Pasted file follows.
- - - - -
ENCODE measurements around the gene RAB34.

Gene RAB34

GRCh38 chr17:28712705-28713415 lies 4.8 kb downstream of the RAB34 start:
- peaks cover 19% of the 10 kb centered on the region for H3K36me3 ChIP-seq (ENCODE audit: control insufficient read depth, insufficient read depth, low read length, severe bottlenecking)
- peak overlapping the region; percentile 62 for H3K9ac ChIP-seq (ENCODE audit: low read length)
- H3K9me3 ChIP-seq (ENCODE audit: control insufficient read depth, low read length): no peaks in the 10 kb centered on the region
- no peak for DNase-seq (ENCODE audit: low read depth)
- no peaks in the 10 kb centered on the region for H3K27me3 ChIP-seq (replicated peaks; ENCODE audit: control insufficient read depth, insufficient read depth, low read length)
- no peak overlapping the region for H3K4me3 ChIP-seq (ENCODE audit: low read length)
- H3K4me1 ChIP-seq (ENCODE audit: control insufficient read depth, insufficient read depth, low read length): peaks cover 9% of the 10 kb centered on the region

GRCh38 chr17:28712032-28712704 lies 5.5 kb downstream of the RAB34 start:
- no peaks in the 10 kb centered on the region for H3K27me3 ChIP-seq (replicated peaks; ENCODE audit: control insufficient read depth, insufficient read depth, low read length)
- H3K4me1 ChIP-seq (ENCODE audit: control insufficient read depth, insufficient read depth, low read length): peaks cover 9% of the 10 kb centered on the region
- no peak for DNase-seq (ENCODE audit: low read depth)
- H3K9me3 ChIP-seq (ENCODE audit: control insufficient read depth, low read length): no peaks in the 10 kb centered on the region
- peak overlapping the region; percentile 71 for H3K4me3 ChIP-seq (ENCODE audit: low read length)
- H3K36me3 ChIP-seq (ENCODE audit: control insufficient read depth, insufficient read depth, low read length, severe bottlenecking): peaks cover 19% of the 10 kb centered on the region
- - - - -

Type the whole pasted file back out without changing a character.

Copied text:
ENCODE measurements around the gene RAB34.

Gene RAB34

GRCh38 chr17:28712705-28713415 lies 4.8 kb downstream of the RAB34 start:
- peaks cover 19% of the 10 kb centered on the region for H3K36me3 ChIP-seq (ENCODE audit: control insufficient read depth, insufficient read depth, low read length, severe bottlenecking)
- peak overlapping the region; percentile 62 for H3K9ac ChIP-seq (ENCODE audit: low read length)
- H3K9me3 ChIP-seq (ENCODE audit: control insufficient read depth, low read length): no peaks in the 10 kb centered on the region
- no peak for DNase-seq (ENCODE audit: low read depth)
- no peaks in the 10 kb centered on the region for H3K27me3 ChIP-seq (replicated peaks; ENCODE audit: control insufficient read depth, insufficient read depth, low read length)
- no peak overlapping the region for H3K4me3 ChIP-seq (ENCODE audit: low read length)
- H3K4me1 ChIP-seq (ENCODE audit: control insufficient read depth, insufficient read depth, low read length): peaks cover 9% of the 10 kb centered on the region

GRCh38 chr17:28712032-28712704 lies 5.5 kb downstream of the RAB34 start:
- no peaks in the 10 kb centered on the region for H3K27me3 ChIP-seq (replicated peaks; ENCODE audit: control insufficient read depth, insufficient read depth, low read length)
- H3K4me1 ChIP-seq (ENCODE audit: control insufficient read depth, insufficient read depth, low read length): peaks cover 9% of the 10 kb centered on the region
- no peak for DNase-seq (ENCODE audit: low read depth)
- H3K9me3 ChIP-seq (ENCODE audit: control insufficient read depth, low read length): no peaks in the 10 kb centered on the region
- peak overlapping the region; percentile 71 for H3K4me3 ChIP-seq (ENCODE audit: low read length)
- H3K36me3 ChIP-seq (ENCODE audit: control insufficient read depth, insufficient read depth, low read length, severe bottlenecking): peaks cover 19% of the 10 kb centered on the region